Kyoto Backstreets Walking Tour - Part One

One of the best ways to explore a city is with a local guide. Free walking tours are offered in larger cities across the world, but more often than not, you get what you pay for. They also usually have huge tour group numbers and only take you through the most popular attractions, you probably have already seen. Our Ryokan suggested Waraido Guided Tours which give 5-hour walking tours of the Kyoto Backstreets, through hidden alleyways to discover the roots of Kyoto itself.


We met our guide outside Kyoto station along with a few other guests. The weather was perfect, which was lucky since such a long walking tour would have been no fun in the rain. Our guide's name was Yuki. Yuki was raised in Osaka by a Japanese father and a German mother. Due to her multilingual family, it was an easy transition for her to become an English teacher. After retiring from teaching, she started working for Waraido to share her love for the city she now calls home.


The first stop of the tour was at Higashi Honganji Temple. The temple complex is enormous as Higashi Honganji is one of the largest Buddhist denominations in Japan and this is their headquarters. Higashi Honganji has approximately 10,000 local temples, 50 regional offices and over 200 temples overseas.


The two buildings standing in the centre of the grounds are the Goeido Hall (dedicated to Shinran, the sect's founder) and the Amidado Hall (dedicated to the Amida Buddha, the most important Buddha in Jodo-Shin Buddhism). There is great historical importance to these building, and they have been designated as a UNESCO world heritage site.


Before entering the shrine, it is customary that you wash your hands as a means of cleansing the body before stepping onto the sacred ground. Yuki took us each through the process at the dragon fountain in the centre of the two buildings.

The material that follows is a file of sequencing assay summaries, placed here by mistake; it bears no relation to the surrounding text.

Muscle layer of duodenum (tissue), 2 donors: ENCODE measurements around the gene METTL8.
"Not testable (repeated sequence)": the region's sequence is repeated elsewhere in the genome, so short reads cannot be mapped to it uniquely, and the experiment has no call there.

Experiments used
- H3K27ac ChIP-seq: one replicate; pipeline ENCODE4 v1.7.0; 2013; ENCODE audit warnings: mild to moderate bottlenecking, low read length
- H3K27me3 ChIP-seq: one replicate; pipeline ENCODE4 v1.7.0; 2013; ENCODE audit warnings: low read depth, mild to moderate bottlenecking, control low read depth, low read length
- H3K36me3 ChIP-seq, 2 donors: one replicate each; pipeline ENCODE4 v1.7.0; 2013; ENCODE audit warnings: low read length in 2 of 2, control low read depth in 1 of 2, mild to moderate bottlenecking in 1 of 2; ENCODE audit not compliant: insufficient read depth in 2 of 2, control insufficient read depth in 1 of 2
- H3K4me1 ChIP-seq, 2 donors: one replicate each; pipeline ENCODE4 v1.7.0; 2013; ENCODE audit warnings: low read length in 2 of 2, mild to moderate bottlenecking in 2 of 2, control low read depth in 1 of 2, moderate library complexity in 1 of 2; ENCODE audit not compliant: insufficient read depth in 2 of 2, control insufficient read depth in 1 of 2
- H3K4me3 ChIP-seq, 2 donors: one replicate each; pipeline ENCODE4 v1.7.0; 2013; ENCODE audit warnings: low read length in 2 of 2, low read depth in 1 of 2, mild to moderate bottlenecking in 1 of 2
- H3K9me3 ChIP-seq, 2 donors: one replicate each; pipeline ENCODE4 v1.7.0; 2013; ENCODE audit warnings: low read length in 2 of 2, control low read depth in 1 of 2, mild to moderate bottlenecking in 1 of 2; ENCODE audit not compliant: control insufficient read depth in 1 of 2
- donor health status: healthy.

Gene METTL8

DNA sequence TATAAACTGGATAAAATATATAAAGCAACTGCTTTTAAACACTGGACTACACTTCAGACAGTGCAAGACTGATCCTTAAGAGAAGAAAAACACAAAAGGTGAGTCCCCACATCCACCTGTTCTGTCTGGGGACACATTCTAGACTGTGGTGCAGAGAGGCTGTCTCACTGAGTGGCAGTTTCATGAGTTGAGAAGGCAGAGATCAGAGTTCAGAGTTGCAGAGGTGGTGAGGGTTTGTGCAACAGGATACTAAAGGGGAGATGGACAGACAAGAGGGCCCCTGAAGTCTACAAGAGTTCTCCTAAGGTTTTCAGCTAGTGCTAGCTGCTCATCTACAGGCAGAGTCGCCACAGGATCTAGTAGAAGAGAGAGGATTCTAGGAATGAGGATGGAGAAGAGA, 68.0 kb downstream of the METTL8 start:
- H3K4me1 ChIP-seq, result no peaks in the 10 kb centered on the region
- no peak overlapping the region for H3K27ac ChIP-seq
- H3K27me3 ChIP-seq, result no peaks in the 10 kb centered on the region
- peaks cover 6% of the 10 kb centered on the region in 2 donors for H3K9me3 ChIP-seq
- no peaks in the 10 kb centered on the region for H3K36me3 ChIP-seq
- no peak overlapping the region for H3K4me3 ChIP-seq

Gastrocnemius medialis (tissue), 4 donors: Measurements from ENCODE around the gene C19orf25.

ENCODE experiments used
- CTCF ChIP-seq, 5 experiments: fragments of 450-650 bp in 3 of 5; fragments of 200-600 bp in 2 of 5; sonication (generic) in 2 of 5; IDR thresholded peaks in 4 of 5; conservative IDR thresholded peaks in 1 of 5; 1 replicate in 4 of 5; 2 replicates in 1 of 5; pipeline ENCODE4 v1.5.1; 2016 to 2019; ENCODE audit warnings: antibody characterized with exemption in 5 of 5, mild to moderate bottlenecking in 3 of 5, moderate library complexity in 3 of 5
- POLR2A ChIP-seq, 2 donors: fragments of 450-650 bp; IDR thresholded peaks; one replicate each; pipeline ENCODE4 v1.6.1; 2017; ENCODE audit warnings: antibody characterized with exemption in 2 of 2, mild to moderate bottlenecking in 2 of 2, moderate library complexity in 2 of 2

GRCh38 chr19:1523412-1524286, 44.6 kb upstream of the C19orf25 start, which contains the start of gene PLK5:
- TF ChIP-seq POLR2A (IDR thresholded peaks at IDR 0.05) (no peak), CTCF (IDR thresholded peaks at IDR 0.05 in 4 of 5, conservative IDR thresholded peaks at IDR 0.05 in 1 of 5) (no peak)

Jōdo Shinshū or Shin Buddhism started in 1173. It is the most popular form of Buddism practised in Japan, partly due to its simple methods of practice. Shin Buddhism "focuses on daily practice, open-minded reflection, and the direct and personal religious experience of the transcending mystery of life, symbolised by Amida Buddha."


The main Goeido Hall is one of Japan's largest wooden structures. Originally built in the Edo period (1603–1868), the current building is a faithful reconstruction from the Meiji period (1868–1912) of the original structure.


Inside the main hall, you'll find a peaceful spot for meditation. The high ceilings are dotted with golden chandeliers in the shape of lotus flowers. 90 wooden pillars support the roof, complete with organically shaped capitals. Delicate tatami mats cover the floor, their light colour in contrast to the dark wood surrounding it. A large golden altar sits on a raised platform in the front of the hall. On top of the altar, there is a wooden statue depicting "Shinran", the founder of the Jodo Shinshu Sect.


Opposite the main hall, connected by a long wooden ramp is the Amida Hall. This building was rebuilt in 1895 and contains a statue of the all mighty, "Amida Buddha".


Connecting each of the buildings is a wooden walkway which displays the architecture prowess of the Edo period.


Outside on the walkway, you'll find some small exhibits about the construction of the halls. In one we can see a little diorama which depicts how the lumber was transported from the forests to the temple. In one scene, workers are fleeing an avalanche; some look like they're not going to make it. The scene truly shows how some people had to risk their life so this temple could be created and this exhibits pays homage to their sacrifice.